• A well organized campaign targeted at politicians beholden to the gun lobby to throw them out.
  • A recognition that women could be the undoing of the President.
  • The March 24th March for Our Lives to demand that lives and safety become a priority and that we end gun violence and mass shootings.
  • Poll results showing American voters support stricter gun laws 66 – 31 percent, the highest level of support ever, including 50 – 44 percent support among gun owners.
    Support for universal background checks is almost universal, 97 – 2 percent, including 97 – 3 percent among gun owners. Support is also at its highest level with:

    • 67 percent favoring a nationwide ban on the sale of assault weapons;
    • 83 percent favoring a mandatory waiting period for all gun purchases and
    • 75 percent believe Congress needs to do more to reduce gun violence.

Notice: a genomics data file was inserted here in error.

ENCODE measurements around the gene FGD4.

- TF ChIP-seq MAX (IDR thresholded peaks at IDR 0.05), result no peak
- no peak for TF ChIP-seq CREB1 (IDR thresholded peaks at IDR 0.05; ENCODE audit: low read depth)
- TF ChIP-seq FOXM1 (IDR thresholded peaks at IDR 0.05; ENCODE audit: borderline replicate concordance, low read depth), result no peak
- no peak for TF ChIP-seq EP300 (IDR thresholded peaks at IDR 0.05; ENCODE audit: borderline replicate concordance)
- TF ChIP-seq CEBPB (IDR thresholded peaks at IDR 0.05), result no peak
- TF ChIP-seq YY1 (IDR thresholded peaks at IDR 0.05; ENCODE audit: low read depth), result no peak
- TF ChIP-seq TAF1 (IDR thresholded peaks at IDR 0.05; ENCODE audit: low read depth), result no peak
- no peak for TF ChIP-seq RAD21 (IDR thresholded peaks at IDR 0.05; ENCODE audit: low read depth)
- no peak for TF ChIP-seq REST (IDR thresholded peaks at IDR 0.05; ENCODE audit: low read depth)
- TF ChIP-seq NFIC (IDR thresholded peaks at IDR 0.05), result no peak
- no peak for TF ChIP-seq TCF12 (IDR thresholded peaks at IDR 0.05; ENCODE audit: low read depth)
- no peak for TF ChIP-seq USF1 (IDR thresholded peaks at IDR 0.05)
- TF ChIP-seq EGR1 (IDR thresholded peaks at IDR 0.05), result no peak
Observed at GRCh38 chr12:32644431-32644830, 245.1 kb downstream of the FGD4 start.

Of course, tipping points are reached by many actions, and as Gladwell pointed out, many of those actions are small actions taken by individuals. So, if you want to be part of the change that leads to a tipping point to achieve meaningful gun reform, here are some things you can do.

  • Investigate how your members of Congress vote on gun reform bills. You can check their votes here.
  • Check to see whether your members of Congress receive contributions from the NRA, and if so, how much they receive, here.
  • Tell your state legislators to support a law that exists in five states that allows guns to be seized from those whom a judge deems a threat to themselves or others.
  • Tell your members of Congress to support laws that evidence demonstrates will save lives including:
    • Requiring permits to purchase all guns by eliminating the exemption for private sales;
    • Banning individuals convicted of any violent crime from gun purchase;